John originally built a homestead shack on the SE quarter but then decided there was a better home site on the SW quarter so switched his homestead and pre-emption quarters. By 1913 he had completed the requirements to obtain title to the land. In his sworn statement, during his four years on the land, he had broken over 115 acres of land, had stock and a stable, built a 26 foot by 26 foot home, dug a well and fenced 40 acres of his land. There was nothing but open prairie when they arrived: no automobiles or roads, no communication systems, no buildings. Everything had to be brought by horse and wagon. Yet by 1917, the Bardahl farmstead consisted of a house, a large hip-roofed barn and several out-buildings. By then, the family consisted of John and Louise and daughters Joetta, Marvel, Mildred, Hazel and Lillian.

The Bardahl homestead 1917

My Dad described the importance of the barn: "It must have been a dream come true when in 1917 they were able to build a 32' X 60' hip roof barn with a hay loft to hold the winter's supply of hay. This barn was ample storage for up to 6 head of horses, which were his pride and joy. Even now, names as Pearl, Lucy, Minnie, Kernel, Dandy, Doc and Stella cling to my memory. He was able to finance the whole building with the proceeds of one flax crop." (By the time I came on the scene, the only one of those horses still around was white Stella and she was teamed up with a black horse named Fly. Horses no longer did much farm work by then, but my very first memory is of dashing through the snow in a wagon being pulled by Stella and Fly, snow flying up into my delighted 2 year-old face as I kept ducking behind my protective father's bulk.)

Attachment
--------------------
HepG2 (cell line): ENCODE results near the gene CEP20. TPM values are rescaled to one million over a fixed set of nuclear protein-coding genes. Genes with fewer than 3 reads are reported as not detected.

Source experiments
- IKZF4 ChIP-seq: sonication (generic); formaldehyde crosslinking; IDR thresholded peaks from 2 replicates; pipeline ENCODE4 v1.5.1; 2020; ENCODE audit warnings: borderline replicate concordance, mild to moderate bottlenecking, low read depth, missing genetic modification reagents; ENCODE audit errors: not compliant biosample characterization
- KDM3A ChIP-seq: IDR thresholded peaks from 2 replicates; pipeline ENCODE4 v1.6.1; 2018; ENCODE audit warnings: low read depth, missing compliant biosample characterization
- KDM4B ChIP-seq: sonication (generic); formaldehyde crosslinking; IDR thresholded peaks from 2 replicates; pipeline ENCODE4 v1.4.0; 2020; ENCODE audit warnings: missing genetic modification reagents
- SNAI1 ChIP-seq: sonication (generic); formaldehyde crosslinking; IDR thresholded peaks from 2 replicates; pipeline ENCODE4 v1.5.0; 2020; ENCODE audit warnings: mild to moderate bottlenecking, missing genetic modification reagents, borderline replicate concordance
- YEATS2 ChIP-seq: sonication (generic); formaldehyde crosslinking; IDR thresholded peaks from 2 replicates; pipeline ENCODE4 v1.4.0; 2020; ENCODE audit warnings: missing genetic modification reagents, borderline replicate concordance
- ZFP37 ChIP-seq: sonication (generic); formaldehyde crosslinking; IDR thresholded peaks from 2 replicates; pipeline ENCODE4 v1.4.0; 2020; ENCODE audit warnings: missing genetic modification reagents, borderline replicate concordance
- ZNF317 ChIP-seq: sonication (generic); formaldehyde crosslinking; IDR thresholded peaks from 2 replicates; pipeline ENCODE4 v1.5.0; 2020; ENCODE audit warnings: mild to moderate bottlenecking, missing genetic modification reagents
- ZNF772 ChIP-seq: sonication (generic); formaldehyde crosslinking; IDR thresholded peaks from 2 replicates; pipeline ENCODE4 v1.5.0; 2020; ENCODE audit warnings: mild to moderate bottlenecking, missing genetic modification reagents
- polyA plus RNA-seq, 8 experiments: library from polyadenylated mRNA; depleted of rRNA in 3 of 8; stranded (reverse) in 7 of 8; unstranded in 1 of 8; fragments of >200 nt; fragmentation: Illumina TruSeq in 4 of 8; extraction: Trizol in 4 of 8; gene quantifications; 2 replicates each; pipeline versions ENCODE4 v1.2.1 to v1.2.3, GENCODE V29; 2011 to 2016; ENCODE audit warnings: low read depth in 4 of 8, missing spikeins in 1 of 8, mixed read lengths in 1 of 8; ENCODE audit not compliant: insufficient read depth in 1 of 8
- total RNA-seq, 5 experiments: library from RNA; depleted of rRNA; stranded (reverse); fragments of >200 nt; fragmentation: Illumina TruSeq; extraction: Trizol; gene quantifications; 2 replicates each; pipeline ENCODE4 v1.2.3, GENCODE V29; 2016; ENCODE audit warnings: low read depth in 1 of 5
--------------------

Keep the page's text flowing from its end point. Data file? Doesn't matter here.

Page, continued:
Community was very important to provide education, religious workship, marriages, baptisms and burials, sociability and emotional support. Two nearby one-roomed schools were established that also provided space for community gatherings and dances. This Norwegian community was Lutheran and building a local church for Sunday worship was seen as a priority. Four acres of land just north of the Bardahl homestead had been donated by two other local farmers for a cemetery and church. Dad described how the church building was funded:"Again these pioneers were faced with the problem of arranging finances for this purpose. Many of the wives of these homesteaders formed a group called "the Ladies Aid". My mother, Louise Bardahl, was a charter member of this group. These ladies would serve lunch after church services, along with Fowl Suppers, sales of donated handicrafts etc and any other projects to make money. These funds  were carefully guided and with the help of this group of ladies, a church, Bethel Church was built in the year 1927. Their funding was limited and a very small cellar was built under the church. This was large enough for the coal and wood furnace which was used for many years." Dad often commented that church services were conducted in Norwegian until well into the 1940's.